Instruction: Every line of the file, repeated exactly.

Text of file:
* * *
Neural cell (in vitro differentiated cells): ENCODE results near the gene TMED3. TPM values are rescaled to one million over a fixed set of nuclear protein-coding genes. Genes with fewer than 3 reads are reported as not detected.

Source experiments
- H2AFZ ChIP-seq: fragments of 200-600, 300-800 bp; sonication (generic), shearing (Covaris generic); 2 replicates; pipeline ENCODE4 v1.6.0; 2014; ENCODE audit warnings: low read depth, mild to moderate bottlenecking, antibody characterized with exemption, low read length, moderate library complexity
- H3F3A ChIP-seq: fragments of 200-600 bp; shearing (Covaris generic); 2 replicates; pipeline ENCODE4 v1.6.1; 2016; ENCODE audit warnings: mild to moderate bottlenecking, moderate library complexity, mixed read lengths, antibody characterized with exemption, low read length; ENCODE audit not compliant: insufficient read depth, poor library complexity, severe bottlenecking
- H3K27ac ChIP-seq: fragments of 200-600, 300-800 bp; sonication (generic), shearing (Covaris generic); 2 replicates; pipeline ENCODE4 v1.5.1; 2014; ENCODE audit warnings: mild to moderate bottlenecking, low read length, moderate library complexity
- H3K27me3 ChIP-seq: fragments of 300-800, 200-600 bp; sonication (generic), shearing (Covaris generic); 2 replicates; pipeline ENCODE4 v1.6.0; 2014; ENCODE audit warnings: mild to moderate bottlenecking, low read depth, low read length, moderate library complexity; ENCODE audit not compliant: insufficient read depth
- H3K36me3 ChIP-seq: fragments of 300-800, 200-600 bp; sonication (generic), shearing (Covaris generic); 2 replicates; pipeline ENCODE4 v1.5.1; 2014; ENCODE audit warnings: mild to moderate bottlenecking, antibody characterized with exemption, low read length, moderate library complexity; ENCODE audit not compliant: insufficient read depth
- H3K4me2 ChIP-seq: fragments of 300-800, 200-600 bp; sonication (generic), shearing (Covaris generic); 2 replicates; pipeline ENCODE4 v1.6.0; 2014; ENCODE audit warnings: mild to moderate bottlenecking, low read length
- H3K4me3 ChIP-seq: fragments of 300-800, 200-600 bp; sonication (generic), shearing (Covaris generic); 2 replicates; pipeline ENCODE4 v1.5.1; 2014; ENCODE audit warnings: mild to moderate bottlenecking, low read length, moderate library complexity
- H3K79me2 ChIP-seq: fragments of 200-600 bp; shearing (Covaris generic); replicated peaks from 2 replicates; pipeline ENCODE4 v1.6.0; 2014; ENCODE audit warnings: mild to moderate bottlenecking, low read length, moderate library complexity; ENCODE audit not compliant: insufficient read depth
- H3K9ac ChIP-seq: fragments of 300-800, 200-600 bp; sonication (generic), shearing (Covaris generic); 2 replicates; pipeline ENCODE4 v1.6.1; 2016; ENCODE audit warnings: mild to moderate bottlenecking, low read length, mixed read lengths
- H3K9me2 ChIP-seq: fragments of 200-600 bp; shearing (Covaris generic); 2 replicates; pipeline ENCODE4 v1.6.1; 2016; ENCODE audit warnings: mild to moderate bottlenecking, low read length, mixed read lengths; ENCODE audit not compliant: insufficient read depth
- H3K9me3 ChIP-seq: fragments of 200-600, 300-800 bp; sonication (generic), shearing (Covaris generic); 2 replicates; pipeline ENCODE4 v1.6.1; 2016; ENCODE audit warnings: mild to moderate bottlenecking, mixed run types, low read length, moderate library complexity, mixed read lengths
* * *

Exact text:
Neural cell (in vitro differentiated cells): ENCODE results near the gene TMED3. TPM values are rescaled to one million over a fixed set of nuclear protein-coding genes. Genes with fewer than 3 reads are reported as not detected.

Source experiments
- H2AFZ ChIP-seq: fragments of 200-600, 300-800 bp; sonication (generic), shearing (Covaris generic); 2 replicates; pipeline ENCODE4 v1.6.0; 2014; ENCODE audit warnings: low read depth, mild to moderate bottlenecking, antibody characterized with exemption, low read length, moderate library complexity
- H3F3A ChIP-seq: fragments of 200-600 bp; shearing (Covaris generic); 2 replicates; pipeline ENCODE4 v1.6.1; 2016; ENCODE audit warnings: mild to moderate bottlenecking, moderate library complexity, mixed read lengths, antibody characterized with exemption, low read length; ENCODE audit not compliant: insufficient read depth, poor library complexity, severe bottlenecking
- H3K27ac ChIP-seq: fragments of 200-600, 300-800 bp; sonication (generic), shearing (Covaris generic); 2 replicates; pipeline ENCODE4 v1.5.1; 2014; ENCODE audit warnings: mild to moderate bottlenecking, low read length, moderate library complexity
- H3K27me3 ChIP-seq: fragments of 300-800, 200-600 bp; sonication (generic), shearing (Covaris generic); 2 replicates; pipeline ENCODE4 v1.6.0; 2014; ENCODE audit warnings: mild to moderate bottlenecking, low read depth, low read length, moderate library complexity; ENCODE audit not compliant: insufficient read depth
- H3K36me3 ChIP-seq: fragments of 300-800, 200-600 bp; sonication (generic), shearing (Covaris generic); 2 replicates; pipeline ENCODE4 v1.5.1; 2014; ENCODE audit warnings: mild to moderate bottlenecking, antibody characterized with exemption, low read length, moderate library complexity; ENCODE audit not compliant: insufficient read depth
- H3K4me2 ChIP-seq: fragments of 300-800, 200-600 bp; sonication (generic), shearing (Covaris generic); 2 replicates; pipeline ENCODE4 v1.6.0; 2014; ENCODE audit warnings: mild to moderate bottlenecking, low read length
- H3K4me3 ChIP-seq: fragments of 300-800, 200-600 bp; sonication (generic), shearing (Covaris generic); 2 replicates; pipeline ENCODE4 v1.5.1; 2014; ENCODE audit warnings: mild to moderate bottlenecking, low read length, moderate library complexity
- H3K79me2 ChIP-seq: fragments of 200-600 bp; shearing (Covaris generic); replicated peaks from 2 replicates; pipeline ENCODE4 v1.6.0; 2014; ENCODE audit warnings: mild to moderate bottlenecking, low read length, moderate library complexity; ENCODE audit not compliant: insufficient read depth
- H3K9ac ChIP-seq: fragments of 300-800, 200-600 bp; sonication (generic), shearing (Covaris generic); 2 replicates; pipeline ENCODE4 v1.6.1; 2016; ENCODE audit warnings: mild to moderate bottlenecking, low read length, mixed read lengths
- H3K9me2 ChIP-seq: fragments of 200-600 bp; shearing (Covaris generic); 2 replicates; pipeline ENCODE4 v1.6.1; 2016; ENCODE audit warnings: mild to moderate bottlenecking, low read length, mixed read lengths; ENCODE audit not compliant: insufficient read depth
- H3K9me3 ChIP-seq: fragments of 200-600, 300-800 bp; sonication (generic), shearing (Covaris generic); 2 replicates; pipeline ENCODE4 v1.6.1; 2016; ENCODE audit warnings: mild to moderate bottlenecking, mixed run types, low read length, moderate library complexity, mixed read lengths